CBF 2019: Signs and Seasons

Seasons

            Just as several of the programs during the 82ndCarmel Bach Festival focused on the Christmas Oratorio by Johann Sebastian Bach, there were two programs that focused on The Creation by Franz Joseph Haydn. We heard the entire 18thcentury work during the Saturday concert titled “In the Beginning.”  On Thursday, July 25, 2019 we heard a collection of 25 works chosen by Associate Conductor Andrew Megill. The Festival Chorale performed compositions about the creation story in Genesis, especially the markers of time. The music celebrated the Sun, Moon, and Stars; Spring, Summer, Fall and Winter. As I settled into my seat, I knew I was going to be captivated.

            I have seen the stage at Sunset Center filled with musicians for very large orchestral works. However, when there are risers for 28 vocalists with a single piano, the musicians have a comfortable amount of room. The first half of the program included the Virginia Best Adams Fellows: Nola Richardson, soprano; Clara Osowski, mezzo-soprano; Corey Shotwell, tenor; and Will Prapestis, baritone. Each of the Chorale members sang important roles during the evening’s performance by sometimes singing solo, sometimes directing the audience in the Sing-along, sometimes providing off stage echo. They are superb singers and gave Andrew Megill a great instrument to shape and inspire. Festival Soloist, Meg Bragle, Mezzo-Soprano joined them for In the Beginning by Aaron Copland. She gave a stunning performance as Narrator/God. Pitches for the acapella works were given by Kristen Ditlow at the piano. She is an accomplished pianist and provided perfect support to the singing. All these musicians are of the highest caliber.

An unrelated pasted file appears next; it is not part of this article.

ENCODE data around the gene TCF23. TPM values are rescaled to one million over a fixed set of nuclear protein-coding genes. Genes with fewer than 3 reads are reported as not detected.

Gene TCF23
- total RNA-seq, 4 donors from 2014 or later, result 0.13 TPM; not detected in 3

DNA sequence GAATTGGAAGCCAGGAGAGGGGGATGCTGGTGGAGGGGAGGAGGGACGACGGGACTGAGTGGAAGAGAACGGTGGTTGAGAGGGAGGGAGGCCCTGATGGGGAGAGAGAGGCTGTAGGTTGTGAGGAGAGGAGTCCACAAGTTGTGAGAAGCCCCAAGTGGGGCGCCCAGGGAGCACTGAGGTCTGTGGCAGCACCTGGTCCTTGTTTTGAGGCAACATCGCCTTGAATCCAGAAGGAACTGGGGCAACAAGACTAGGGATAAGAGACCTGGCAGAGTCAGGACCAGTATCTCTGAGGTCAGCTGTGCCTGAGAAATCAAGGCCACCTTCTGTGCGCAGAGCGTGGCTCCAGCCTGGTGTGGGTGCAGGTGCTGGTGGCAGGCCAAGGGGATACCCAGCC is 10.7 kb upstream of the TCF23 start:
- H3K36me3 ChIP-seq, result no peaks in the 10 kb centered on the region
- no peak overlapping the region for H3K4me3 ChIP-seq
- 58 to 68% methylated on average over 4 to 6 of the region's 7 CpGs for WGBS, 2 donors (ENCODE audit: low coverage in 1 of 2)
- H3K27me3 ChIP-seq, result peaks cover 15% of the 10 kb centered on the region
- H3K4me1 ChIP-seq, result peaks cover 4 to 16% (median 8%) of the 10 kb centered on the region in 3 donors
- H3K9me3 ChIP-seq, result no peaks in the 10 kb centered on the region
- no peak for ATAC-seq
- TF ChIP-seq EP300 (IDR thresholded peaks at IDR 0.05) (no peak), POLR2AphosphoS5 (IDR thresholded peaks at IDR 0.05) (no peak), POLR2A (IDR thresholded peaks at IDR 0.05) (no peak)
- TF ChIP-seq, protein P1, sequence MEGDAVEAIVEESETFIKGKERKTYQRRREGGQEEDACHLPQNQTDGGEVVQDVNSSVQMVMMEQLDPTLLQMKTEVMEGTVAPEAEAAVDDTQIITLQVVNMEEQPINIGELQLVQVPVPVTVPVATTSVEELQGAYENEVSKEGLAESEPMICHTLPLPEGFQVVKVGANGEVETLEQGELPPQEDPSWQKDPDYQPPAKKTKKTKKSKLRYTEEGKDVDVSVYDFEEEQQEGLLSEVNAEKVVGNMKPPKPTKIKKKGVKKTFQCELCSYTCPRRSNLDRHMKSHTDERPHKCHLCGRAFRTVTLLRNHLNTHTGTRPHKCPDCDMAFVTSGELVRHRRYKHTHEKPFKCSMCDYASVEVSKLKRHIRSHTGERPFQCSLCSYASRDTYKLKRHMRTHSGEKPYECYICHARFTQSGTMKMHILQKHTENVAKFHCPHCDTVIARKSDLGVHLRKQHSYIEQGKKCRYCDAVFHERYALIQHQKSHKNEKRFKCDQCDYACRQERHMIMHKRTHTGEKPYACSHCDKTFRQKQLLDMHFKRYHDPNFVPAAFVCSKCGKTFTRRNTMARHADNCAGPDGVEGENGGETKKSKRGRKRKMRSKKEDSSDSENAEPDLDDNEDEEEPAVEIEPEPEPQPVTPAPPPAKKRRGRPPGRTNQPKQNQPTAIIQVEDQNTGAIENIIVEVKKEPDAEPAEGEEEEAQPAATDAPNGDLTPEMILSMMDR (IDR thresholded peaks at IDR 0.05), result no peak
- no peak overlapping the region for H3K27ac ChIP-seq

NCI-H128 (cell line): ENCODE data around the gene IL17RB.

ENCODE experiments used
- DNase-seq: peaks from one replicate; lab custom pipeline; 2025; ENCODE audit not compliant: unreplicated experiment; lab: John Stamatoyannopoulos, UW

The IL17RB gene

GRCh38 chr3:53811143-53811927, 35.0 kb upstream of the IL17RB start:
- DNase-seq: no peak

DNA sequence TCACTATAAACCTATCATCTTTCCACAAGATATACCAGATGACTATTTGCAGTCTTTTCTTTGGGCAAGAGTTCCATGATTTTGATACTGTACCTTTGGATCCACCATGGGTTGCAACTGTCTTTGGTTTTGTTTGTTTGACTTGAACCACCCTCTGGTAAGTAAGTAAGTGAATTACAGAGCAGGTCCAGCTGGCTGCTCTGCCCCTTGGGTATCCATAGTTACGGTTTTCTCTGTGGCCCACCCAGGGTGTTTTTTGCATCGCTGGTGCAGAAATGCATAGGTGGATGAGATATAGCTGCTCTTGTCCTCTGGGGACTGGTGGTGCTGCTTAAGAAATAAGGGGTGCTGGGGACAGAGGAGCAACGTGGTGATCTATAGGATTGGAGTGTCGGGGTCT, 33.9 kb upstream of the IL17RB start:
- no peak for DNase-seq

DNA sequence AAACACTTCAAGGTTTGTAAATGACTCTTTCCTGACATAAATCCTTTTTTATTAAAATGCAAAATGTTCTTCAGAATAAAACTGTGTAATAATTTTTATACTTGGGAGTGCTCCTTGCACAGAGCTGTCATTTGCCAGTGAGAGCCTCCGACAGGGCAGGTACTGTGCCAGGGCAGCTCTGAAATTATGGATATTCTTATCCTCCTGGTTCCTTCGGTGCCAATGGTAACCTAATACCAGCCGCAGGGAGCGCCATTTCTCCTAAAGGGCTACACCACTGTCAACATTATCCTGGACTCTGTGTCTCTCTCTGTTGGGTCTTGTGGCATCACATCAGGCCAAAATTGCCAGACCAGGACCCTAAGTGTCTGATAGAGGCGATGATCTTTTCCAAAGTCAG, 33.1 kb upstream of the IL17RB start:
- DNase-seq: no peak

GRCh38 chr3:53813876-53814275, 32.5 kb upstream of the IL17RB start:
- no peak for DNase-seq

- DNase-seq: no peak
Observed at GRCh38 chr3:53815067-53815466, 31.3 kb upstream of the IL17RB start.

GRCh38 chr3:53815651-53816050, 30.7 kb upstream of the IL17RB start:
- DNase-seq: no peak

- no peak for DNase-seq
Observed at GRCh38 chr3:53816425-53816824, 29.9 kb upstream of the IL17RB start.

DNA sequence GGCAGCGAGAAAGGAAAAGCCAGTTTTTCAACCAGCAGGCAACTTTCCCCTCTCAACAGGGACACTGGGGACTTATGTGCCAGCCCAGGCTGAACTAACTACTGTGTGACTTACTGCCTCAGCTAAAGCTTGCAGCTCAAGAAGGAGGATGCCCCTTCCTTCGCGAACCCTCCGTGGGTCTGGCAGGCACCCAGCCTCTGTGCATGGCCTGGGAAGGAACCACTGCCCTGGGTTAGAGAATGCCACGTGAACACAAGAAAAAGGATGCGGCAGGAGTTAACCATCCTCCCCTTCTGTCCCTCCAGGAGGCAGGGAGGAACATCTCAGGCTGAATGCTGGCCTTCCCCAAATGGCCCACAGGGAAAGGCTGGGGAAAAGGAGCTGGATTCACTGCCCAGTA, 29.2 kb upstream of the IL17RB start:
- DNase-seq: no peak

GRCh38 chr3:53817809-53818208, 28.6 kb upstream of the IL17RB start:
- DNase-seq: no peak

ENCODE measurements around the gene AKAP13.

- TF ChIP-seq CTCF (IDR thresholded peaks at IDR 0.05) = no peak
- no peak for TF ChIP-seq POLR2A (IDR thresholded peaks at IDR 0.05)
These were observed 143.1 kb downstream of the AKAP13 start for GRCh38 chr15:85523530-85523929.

Of particular note to me were compositions to show just a bit of contrast. Conductor Megill grouped the pieces to represent the Life of the Day and the Life of the Year. For the Sun, he chose R. Murray Shafer’s Sun. This is an avant-garde piece in Graphic notation. This means the score has directions in text with just snippets of music. It is up to the individual musician under direction from the conductor to decide how to realize the music. Each performance is different! The audience was attentive and appreciative. During his pre-concert talk, Mr. John Coza, Assistant Chorus Director, shared a picture of the score along with a bit of a recording. This work contrasted with the lovely O schone Nacht by Johannes Brahms.

            To represent the seasons, Mr. Megill chose a wide variety of music. For Spring, we heard a couple of 16thcentury motets and a Gershwin song, Sing of Spring. For Summer, the audience joined in during a mid-13thcentury motet. For Autumn, we were treated to more Brahms along with Linden Lea by Ralph Vaughan Williams. For Winter, we listened to Old French, Impressionistic French and two 20thcentury French works, one being River by Joni Mitchell arranged by Andrew Megill. To end the program, we listened to two spirituals from Shawn Kirchner along with the intriguing And I Saw a New Heaven by Edgar Leslie Bainton. The final piece, I’ll be on My Way was dedicated to former Chorale member Sanford Sylvan. 

            This program gave us much to think about. Even though I was familiar with a few of the pieces, the pre-concert talk, given by John Koza, with occasional comments from Andrew Megill, were most welcome and helped us focus on significance aspects of the music we were hearing. I hope to experience many more concerts in the future that include such diverse, yet connected music.

End

Archived in these categories: 21st Century, Carmel Bach Festival, Choral, Classical Era, Romantic Era.
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